Biomedicine Update: Good News for Fruit Flies


A flower that grows in mountain climates extends the life of fruit flies by 24% say researchers at University of California Irvine. Called Rhodiola rosea or Golden Root, with extracts of it readily available in health food stores, this plant is new evidence that diet plays a significant role in extending lifespan….at least in fruit flies. But obviously the researchers have humans in mind in doing these studies.

The researchers report that Golden Root improved lifespan for both sexes of fruit flies an average of 24%. It also extended the life of older flies and improved their physical performance. It appears the Golden Root extract impacts the mitochondria in cells protecting them from oxidative stress.

The researchers believe that Golden Root may have value in cancer therapy, in the treatment of Alzheimer’s and in stimulating the growth of stem cells.

About Golden Root in health food stores. The researchers analyzed these products and found that they do not contain enough of the compounds that appear to extend the lives of their fruit fly subjects.

What are the compounds and what is actually happening when they are ingested through diet?

The first is Rosavin. It is a glycoside, a compound formed from a simple sugar with an added non-sugar substance added through hydrolysis. It seems to impact the central nervous system. In extract form it is used to treat anxiety and depression.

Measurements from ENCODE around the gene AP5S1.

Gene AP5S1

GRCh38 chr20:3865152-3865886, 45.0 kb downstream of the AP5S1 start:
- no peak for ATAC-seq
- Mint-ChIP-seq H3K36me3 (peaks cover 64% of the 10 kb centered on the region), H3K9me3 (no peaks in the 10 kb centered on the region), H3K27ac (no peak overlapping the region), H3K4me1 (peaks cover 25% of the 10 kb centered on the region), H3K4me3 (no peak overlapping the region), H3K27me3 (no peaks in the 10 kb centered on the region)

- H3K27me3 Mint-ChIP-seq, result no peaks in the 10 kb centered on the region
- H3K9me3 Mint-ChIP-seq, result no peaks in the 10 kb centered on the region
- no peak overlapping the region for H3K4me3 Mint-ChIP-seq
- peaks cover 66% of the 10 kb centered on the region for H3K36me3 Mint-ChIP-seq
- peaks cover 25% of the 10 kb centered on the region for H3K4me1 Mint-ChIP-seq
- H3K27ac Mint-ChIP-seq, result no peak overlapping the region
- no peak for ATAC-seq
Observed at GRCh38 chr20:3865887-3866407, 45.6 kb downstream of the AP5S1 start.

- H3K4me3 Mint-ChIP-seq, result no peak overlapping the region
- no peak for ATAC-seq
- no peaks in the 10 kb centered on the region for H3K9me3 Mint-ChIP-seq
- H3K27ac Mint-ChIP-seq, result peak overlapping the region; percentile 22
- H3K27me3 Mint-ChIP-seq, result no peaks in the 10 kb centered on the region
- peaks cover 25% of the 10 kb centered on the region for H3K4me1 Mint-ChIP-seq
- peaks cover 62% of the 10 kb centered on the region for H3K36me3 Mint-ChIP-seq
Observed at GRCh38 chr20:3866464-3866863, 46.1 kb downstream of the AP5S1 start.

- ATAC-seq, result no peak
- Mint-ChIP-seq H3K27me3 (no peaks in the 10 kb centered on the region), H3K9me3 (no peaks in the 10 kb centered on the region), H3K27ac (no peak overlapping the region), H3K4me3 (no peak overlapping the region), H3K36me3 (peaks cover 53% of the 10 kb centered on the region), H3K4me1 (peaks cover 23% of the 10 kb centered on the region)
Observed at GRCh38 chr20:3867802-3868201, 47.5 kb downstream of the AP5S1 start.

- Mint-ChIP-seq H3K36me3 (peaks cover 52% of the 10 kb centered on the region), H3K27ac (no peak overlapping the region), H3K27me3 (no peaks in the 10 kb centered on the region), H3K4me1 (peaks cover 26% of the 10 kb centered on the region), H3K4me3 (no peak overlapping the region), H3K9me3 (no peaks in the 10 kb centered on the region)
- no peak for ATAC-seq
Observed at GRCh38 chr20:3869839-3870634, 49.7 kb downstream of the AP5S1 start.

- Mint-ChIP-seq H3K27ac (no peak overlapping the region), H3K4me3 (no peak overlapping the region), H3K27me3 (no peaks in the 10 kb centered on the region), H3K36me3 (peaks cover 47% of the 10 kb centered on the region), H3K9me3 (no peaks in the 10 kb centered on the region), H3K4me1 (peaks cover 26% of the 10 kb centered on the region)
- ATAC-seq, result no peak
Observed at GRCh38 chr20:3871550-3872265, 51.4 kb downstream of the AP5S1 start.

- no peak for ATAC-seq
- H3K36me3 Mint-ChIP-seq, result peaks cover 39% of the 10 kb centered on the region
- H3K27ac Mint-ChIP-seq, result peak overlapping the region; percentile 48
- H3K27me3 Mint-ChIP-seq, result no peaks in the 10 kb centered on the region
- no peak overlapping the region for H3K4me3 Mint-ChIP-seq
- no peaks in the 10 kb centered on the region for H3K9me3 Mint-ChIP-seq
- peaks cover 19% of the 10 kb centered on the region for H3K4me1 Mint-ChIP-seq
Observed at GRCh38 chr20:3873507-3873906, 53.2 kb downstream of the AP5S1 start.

The second is Salidroside. It is a glucoside which is a glycoside in which the sugar is glucose. It works in similar fashion to Rosavin and is used to treat the same medical conditions. It is said to be the more active of the two ingredients.

Can Golden Root extend human life? Not necessarily. But the correlation between diet and longevity is being further reinforced by numerous studies such as this. Add this to other research we are doing on extending our biological limits and we may soon find that becoming a centenarian will no longer be “that big a  deal” here in the 21st century.



Len Rosen lives in Toronto, Ontario, Canada. He is a researcher and writer who has a fascination with science and technology. He is married with a daughter who works in radio, and a miniature red poodle who is his daily companion on walks of discovery. More...


  • Bill

    Well it’s all maybe maybe.

    • lenrosen4

      No, not really. The evidence is pretty clear that there is a correlation between diet and longevity. It is the impact of diet on proteins and the telomeres that form the end of DNA strands. We don’t necessarily understand what specifically is altered and by what chemistry but we can measure the result regardless and quantify it in laboratory studies on insects and mice.